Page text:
# Gears P2

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## Gears P2

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When the center distance is increased by a relatively small amount, ∆C, a backlash space develops between mating teeth, as in Figure 1.21. The relationship between center distance increase and linear backlash, BLA, along the line of action, is: BLA

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1. When the center distance is increased by a relatively small amount, ∆C, a backlash space develops between mating teeth, as in Figure 1.21. The relationship between center distance increase and linear backlash, BLA, along the line of action, is: BLA = 2(∆C)sin φ (21) This measure along the line-of-action is useful when inserting a feeler gage between teeth to measure backlash. The equivalent linear backlash measured along the pitch circle is given by: B = 2(∆C) tan φ (22a) where: ∆C = change in center distance φ = pressure angle Hence, an approximate relationship between center distance change and change in backlash is: ∆C= 1.933 ∆B for 14½° pressure-angle gears (22b) ∆C= 1.374 ∆B for 20° pressure-angle gears (22c) T47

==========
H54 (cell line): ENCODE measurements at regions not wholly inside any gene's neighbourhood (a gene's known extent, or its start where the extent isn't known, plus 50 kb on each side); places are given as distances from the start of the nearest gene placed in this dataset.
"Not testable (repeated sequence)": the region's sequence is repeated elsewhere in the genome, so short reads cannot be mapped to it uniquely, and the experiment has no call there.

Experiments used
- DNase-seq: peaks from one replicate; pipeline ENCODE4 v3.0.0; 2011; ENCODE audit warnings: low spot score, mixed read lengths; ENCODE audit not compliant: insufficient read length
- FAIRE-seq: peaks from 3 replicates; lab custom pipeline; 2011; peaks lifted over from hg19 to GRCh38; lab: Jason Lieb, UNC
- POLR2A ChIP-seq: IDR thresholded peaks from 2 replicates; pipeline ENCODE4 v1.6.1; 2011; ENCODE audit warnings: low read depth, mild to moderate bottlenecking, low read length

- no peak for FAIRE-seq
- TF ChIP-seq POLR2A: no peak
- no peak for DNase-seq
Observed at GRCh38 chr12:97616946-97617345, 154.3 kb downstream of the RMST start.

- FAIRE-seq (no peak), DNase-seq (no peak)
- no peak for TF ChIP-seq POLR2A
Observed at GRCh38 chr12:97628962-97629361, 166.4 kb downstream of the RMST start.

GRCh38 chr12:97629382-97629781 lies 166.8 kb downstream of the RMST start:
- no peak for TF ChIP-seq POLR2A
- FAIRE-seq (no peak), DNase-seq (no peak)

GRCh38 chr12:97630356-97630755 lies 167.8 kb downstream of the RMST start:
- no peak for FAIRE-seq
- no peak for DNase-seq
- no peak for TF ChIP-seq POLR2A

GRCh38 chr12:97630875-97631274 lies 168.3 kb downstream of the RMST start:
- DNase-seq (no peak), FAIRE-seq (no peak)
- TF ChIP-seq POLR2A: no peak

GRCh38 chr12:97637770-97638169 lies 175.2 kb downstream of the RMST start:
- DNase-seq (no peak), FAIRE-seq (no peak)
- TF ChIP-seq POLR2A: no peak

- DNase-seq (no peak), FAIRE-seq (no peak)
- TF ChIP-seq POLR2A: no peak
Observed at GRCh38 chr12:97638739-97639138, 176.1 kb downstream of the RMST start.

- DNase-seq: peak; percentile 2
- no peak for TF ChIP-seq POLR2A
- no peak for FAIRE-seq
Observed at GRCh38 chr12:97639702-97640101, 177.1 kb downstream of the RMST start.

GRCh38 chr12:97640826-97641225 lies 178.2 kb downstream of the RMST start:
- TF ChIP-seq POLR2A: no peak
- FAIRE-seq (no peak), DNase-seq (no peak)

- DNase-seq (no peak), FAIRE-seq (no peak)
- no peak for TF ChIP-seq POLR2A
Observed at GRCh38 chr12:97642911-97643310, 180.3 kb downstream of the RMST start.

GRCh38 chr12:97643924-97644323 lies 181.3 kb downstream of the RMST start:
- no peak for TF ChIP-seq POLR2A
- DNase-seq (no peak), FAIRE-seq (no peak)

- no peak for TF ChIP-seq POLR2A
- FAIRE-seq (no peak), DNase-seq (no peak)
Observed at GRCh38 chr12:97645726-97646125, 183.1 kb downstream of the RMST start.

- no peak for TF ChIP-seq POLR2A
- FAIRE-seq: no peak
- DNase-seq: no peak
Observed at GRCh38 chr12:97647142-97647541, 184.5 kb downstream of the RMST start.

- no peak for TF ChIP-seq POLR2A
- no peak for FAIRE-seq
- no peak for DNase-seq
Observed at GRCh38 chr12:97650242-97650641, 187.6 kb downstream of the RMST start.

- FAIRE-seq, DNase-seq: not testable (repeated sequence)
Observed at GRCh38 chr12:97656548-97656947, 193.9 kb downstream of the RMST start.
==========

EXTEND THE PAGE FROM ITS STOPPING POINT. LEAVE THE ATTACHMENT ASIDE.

2. Although these are approximate relationships they are adequate for most uses. Their derivation, limitations, and correction factors are detailed in Reference 5. Note that backlash due to center distance opening is dependent upon the tangent function of the pressure angle. Thus, 20° gears have 41% more backlash than 14½º gears, and this constitutes one of the few advantages of the lower pressure angle. Equations 22 are a useful relationship, particularly for converting to angular backlash. Also for fine-pitch gears the use of feeler gages for measurement is impractical, whereas an indicator at the pitch line gives a direct measure. The two linear backlashes are related by: BLA (23) B = _____ cos φ The angular backlash at the gear shaft is usually the critical factor in the gear application. As seen from Figure 1.20a this is related to the gear’s pitch radius as follows: B (24) ____ (arc minutes) aB = 3440 R1 Obviously, angular backlash is inversely proportional to gear radius. Also, since the two meshing gears are usually of different pitch diameters, the linear backlash of the measure converts to different angular values for each gear. Thus, an angular backlash must be specified with reference to a particular shaft or gear center. 4.11 Summary of Gear Mesh Fundamentals The basic geometric relationships of gears and meshed pairs given in the above sections are summarized in Table 1.7. T48